There were probably way too many sermons from Proverbs 31:10-31 today. It’s the one day of the year most churches make sure they speak well of women. Not that they don’t have love and respect for the women in churches on other Sundays…but, well, Mother’s Day’s unique in our American church culture. And while there are some important issues that could be addressed in why it has to be so unique, I think the sermon type is more important to talk about. Because most churches that preached this text today probably reflected an interpretation that looks more like June Cleaver or Laura Petrie than Julian of Norwich or Aimee Semple McPherson. Her clothing is probably characterized more by high heels and oven mitts than Ruth’s grain-covered mantle. Not, of course, that there’s anything wrong with enjoying classic television, or with wearing high heels (though I still don’t understand them…), but that churches hold up this “type” of woman as the fulfillment of biblical mandate is, to me, a very serious problem.
Historically, Pentecostalism has been incredibly influenced by women of the Spirit. In the works that resulted in groups like the Assemblies of God, the Churches of God, the Church of God in Christ, and in the charismatic renewals of the 1950s and 60s, women have played a vital role of leadership, prophetic challenge, and Christ-like humility. Women have been and will continue to be veritable heroes in Pentecostal circles. Unfortunately, Fundamentalist influences have tamed that reality over the years, but you would be hard-pressed to find any Pentecostal leader, particularly men, who has not been significantly affected by the ministry of Spirit-led women.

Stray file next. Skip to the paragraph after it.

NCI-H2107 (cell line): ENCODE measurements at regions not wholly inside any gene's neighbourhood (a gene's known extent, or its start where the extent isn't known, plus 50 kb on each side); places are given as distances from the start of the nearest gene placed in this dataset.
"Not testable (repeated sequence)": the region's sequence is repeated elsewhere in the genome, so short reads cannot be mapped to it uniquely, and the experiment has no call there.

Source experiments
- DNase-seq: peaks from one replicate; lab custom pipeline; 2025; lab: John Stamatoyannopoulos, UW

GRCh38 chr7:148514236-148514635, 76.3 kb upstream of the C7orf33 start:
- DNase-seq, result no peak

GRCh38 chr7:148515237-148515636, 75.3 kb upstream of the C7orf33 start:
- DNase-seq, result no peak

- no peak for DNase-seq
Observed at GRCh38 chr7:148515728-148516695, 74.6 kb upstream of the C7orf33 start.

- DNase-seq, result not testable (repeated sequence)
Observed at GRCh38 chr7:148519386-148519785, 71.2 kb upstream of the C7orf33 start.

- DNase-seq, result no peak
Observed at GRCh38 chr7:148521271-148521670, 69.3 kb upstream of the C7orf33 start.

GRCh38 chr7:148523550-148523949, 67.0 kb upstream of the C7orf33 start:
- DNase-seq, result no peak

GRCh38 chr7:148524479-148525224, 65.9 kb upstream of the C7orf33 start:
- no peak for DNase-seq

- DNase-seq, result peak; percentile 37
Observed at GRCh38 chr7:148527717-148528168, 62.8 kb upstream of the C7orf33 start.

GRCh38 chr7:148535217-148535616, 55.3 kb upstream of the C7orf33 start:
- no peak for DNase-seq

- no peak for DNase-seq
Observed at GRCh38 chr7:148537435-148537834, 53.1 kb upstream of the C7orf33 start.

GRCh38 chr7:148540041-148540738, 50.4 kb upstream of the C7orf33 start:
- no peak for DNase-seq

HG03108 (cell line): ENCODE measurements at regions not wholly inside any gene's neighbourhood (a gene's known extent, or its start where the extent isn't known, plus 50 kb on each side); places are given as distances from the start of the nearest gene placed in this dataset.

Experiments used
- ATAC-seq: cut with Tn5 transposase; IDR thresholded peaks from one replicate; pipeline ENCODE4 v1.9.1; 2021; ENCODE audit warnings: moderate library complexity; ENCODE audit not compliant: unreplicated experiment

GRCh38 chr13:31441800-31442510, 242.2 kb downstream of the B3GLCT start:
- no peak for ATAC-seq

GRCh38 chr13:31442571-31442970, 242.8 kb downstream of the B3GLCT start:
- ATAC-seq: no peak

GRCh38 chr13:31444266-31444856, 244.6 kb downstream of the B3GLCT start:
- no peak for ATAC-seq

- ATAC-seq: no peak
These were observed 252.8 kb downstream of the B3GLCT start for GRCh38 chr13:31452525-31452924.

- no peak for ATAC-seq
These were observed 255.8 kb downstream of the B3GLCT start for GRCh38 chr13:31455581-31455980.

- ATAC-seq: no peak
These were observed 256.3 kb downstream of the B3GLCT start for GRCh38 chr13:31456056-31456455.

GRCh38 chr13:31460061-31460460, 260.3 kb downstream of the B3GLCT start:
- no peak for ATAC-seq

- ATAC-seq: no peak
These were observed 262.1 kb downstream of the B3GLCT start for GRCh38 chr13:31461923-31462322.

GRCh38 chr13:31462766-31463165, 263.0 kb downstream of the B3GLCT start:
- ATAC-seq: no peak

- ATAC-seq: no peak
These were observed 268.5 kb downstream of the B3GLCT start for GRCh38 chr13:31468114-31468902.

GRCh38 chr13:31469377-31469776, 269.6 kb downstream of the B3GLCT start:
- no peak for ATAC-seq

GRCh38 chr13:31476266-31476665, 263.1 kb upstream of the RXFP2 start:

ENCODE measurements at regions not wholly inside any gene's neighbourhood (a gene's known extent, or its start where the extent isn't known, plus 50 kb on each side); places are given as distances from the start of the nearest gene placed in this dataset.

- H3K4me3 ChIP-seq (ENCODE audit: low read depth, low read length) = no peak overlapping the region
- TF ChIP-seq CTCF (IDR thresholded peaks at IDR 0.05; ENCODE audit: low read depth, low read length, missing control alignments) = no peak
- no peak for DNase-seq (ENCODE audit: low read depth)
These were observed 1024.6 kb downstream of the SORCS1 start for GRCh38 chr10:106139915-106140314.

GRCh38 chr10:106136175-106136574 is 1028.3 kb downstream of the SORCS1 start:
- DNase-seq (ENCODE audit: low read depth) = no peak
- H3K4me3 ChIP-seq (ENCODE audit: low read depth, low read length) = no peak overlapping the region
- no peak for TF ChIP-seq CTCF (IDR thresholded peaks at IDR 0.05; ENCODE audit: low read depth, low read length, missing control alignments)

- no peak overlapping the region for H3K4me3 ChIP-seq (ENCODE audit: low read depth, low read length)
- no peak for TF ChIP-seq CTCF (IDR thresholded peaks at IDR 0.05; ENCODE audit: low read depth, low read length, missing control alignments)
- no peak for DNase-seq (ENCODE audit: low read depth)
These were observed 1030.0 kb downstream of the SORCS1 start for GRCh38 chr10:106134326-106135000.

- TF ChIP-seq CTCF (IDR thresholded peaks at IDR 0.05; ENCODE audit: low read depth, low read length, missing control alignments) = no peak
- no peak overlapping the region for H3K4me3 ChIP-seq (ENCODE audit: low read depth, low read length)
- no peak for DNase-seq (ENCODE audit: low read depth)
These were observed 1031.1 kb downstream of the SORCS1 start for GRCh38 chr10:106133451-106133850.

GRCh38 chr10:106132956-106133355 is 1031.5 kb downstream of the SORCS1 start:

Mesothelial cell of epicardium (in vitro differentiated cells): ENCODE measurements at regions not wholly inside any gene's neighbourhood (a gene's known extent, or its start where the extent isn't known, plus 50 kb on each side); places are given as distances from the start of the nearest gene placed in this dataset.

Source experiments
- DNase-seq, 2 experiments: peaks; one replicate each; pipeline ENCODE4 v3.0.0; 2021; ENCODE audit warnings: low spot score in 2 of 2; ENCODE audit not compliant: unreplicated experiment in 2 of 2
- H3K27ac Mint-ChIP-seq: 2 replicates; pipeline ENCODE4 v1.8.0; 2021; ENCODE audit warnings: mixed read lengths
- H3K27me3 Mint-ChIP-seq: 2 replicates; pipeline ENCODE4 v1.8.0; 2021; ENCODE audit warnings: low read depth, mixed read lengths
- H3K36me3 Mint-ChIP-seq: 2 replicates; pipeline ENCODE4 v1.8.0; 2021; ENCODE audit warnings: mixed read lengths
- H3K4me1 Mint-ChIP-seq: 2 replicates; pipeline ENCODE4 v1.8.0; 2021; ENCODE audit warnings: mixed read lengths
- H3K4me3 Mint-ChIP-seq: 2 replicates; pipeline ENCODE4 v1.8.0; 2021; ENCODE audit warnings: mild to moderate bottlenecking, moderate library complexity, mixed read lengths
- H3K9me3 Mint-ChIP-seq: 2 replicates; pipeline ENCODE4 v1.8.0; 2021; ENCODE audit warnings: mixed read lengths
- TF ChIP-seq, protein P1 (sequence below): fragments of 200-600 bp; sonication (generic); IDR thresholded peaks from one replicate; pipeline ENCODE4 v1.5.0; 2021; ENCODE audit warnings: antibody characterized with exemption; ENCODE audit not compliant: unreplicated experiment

I want to say that I’m not dealing with the issue of women’s ordination here. That’s another topic for another day and great deal more Scriptural reflection. What I’m here to say though, is that, thanks to the Pentecostal movement and its relatives in the charismatic renewal, the we in the Church again has the opportunity to acknowledge, honor, and love our spiritual mothers. They are not just “excellent wives” (which is the way most English translations would have you read Proverbs 31:10) but they are, each and every one of them, an ashet-chayil, a woman of valor. Filled with the boldness and joy that come from the Spirit of God, having experienced the love of the Father through the work of Jesus on the cross, they are life-givers, disciplers, prophetic witnesses, leaders and faithful ministers in the Church.
I’ve been blessed by several such women in my own life, but have had the blessing of two very special women: my Ma and my Nana. Before I ever had opportunity to make my own commitment to Jesus, Ma dedicated me to the Lord’s service. Before I ever heard a Sunday school lesson, Nana read me the Word. Before I learned to pray for others, they filled my life with prayer. While other kids were working on the pledge of allegiance, Me was helping me memorize the Lord’s Prayer and the Beatitudes, psalms, proverbs and many other Scriptures. Through their ministry — oh so natural a ministry as loving their children and grandchildren! — I was brought to the Lord, instructed in the Word, led in prayer, shown what it is to love God’s Church, and thanks to them I know what being a Christian is. I am pursuing ministry today not because some pastor plucked me out of boyish wiles and took me under his arm, but because two women of valor proved to me that the love of Jesus is worth it. The love of Jesus changes hearts. The love of Jesus changes lives and makes us the people we could never be on our own and makes us take up lives that we never would have expected.
So, Ma and Nana. Thank you for loving Jesus, for following the Spirit, and doing the work that Father has given you. Thank you for your faithfulness, your service, your valor and strength, your prayers and commitment to the Word. Thank you for loving your husbands and children so selflessly and demonstrating what a life that’s lived in the light of the cross looks like. You’re heroes and saints. You’re leaders in the Church. Your lives are a testimony to the power of God and I can’t wait to see the fruit of your ministries.